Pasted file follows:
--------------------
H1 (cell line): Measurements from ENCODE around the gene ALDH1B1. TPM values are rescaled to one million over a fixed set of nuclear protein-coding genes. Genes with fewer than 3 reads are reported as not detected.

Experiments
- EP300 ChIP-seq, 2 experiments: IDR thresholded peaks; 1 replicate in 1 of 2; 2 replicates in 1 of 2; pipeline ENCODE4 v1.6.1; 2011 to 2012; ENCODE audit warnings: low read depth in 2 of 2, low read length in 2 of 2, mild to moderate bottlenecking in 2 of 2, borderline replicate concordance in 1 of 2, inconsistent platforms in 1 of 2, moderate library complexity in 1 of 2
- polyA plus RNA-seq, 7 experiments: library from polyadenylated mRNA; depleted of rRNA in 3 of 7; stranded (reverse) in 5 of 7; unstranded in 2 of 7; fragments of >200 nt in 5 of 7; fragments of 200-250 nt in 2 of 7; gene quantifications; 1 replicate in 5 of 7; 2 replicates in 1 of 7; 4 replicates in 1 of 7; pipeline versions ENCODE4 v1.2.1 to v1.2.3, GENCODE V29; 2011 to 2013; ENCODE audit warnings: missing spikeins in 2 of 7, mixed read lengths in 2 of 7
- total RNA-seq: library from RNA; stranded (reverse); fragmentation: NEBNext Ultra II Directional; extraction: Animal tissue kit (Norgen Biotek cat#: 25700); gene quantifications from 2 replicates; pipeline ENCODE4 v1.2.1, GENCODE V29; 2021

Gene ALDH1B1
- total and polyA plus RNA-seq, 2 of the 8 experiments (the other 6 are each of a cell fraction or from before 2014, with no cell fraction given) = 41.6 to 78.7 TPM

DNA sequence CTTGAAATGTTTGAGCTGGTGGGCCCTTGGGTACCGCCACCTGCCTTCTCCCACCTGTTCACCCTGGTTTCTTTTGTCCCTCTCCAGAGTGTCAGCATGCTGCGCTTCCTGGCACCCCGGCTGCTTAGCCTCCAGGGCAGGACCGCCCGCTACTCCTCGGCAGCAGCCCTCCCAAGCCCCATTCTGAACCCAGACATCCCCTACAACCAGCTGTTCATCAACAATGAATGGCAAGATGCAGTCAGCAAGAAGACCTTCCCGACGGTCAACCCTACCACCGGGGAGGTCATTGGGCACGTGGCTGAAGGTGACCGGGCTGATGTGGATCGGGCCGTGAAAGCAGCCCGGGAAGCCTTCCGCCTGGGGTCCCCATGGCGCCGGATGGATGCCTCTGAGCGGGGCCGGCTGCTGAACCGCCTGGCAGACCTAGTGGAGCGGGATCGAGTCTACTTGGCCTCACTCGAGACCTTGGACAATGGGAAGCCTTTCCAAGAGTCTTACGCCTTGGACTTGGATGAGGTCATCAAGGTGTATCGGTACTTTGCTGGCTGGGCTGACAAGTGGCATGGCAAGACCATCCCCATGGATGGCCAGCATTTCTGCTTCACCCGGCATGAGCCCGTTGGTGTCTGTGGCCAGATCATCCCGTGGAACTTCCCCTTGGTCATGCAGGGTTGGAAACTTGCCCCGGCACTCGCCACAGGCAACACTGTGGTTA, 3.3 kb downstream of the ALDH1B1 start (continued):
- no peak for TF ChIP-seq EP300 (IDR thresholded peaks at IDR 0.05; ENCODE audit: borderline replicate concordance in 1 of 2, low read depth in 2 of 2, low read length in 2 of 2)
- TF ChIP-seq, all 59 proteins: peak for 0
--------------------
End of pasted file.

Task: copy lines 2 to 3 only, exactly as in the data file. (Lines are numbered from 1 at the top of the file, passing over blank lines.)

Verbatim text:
Experiments
- EP300 ChIP-seq, 2 experiments: IDR thresholded peaks; 1 replicate in 1 of 2; 2 replicates in 1 of 2; pipeline ENCODE4 v1.6.1; 2011 to 2012; ENCODE audit warnings: low read depth in 2 of 2, low read length in 2 of 2, mild to moderate bottlenecking in 2 of 2, borderline replicate concordance in 1 of 2, inconsistent platforms in 1 of 2, moderate library complexity in 1 of 2